The extremely small size of these organisms makes this task very difficult and demands special equipment and techniques.
Since most microbes are too small to be seen with the naked, eye, special microscopes have been developed that produce enlarged, clear images. Viewing specimens through a light microscope provides information on the high percentage of water in cells (70-90 percent) allows visible light rays to pass through the cell very easily and little contrast is developed between the cell and its surroundings.
To overcome this problem and highlight special cell components, dyes or stains are used to colour the cell before viewing. In addition, there are types of microscopes which may be used to obtain other perspectives of microbes. Ultraviolet light microscopes and electron microscopes have advantages not found in standard light microscopes.
The small size of microbes also limits a researcher’s ability to gather information, about a single microbe. Laboratory methods used to study large multicellular organisms such as animals and plants are not readily adapted to the microbiology lab.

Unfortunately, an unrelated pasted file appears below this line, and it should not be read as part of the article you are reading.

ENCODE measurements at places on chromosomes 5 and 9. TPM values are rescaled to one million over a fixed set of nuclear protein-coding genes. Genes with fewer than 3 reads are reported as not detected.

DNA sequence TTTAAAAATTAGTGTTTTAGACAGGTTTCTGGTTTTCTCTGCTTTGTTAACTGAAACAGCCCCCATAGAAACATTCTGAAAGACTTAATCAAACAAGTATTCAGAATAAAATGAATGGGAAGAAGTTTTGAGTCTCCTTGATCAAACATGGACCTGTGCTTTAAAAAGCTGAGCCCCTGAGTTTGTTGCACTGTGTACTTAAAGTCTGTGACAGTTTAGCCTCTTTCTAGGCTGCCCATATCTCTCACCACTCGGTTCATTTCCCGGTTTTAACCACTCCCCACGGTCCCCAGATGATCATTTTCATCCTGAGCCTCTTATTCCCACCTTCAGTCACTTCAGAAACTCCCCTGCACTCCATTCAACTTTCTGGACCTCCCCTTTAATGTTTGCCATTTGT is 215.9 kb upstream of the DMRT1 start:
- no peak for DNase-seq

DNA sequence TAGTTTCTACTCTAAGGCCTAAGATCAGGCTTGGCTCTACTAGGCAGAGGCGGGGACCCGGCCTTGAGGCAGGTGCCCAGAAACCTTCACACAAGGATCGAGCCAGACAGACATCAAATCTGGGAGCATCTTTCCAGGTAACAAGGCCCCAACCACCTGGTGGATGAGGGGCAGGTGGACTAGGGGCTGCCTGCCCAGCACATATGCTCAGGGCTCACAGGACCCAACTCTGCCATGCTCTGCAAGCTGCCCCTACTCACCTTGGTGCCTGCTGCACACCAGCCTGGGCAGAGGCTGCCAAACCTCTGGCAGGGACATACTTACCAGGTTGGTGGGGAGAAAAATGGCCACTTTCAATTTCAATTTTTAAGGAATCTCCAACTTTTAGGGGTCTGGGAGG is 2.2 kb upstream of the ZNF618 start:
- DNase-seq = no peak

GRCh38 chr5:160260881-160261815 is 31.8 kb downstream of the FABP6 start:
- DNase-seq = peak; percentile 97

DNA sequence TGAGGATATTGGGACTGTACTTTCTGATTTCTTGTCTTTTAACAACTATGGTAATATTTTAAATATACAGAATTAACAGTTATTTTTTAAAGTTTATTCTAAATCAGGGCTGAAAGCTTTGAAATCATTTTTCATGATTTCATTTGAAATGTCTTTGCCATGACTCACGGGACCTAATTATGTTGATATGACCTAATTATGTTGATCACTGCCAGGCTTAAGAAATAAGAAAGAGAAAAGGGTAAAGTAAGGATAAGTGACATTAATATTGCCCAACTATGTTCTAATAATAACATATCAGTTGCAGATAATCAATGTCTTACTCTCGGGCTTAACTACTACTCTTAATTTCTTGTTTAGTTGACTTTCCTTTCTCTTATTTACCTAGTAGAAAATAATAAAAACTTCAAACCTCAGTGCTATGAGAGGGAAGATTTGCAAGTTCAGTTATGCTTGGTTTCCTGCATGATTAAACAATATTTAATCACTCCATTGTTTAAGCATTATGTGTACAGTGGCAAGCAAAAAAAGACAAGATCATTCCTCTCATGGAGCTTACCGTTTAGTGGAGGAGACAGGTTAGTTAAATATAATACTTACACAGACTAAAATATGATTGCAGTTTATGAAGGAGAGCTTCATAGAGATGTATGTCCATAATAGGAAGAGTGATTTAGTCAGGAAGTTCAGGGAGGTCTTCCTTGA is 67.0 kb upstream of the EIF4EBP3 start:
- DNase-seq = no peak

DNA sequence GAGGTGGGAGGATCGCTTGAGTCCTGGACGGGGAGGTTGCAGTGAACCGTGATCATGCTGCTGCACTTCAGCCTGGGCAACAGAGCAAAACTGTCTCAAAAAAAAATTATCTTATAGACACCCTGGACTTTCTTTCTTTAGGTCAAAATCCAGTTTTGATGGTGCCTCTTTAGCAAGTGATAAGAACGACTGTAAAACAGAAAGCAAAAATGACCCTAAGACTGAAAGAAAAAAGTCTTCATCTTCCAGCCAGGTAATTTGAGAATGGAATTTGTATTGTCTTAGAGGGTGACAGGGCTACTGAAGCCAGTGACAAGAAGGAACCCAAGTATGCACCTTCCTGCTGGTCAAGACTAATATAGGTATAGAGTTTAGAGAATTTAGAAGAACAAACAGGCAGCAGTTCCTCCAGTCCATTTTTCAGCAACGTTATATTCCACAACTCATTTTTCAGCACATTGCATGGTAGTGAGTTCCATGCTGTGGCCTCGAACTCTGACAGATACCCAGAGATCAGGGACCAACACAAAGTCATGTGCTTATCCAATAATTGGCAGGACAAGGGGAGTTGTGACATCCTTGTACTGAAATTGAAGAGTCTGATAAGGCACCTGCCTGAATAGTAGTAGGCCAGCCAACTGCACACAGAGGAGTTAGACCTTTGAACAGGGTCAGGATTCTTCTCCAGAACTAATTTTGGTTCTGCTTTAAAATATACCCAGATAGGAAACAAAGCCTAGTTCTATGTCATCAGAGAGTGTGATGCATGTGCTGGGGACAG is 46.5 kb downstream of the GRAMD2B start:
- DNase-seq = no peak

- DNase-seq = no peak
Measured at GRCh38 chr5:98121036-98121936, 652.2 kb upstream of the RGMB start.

An individual microbe is not easily dissected and studied apart from the whole organism. For this reason, microbiologists must approach the study of microbes using different, more effective, techniques.
Microbes are usually studied in pure culture and studied collectively. Our understanding of species is based on what the “group” does or how it behaves in a particular environment.
If microbes of a different species become mixed with the study group, the results of the study may be inaccurate. Therefore, microbiologists spend much time and energy maintaining pure cultures for study.
Many special procedures have been developed to prevent both contamination of pure cultures and the lab worker by invisible bacteria. The tools and techniques used in microbiology laboratories to investigate the nature of microbes will be described in this chapter, and specific applications will be made wherever possible.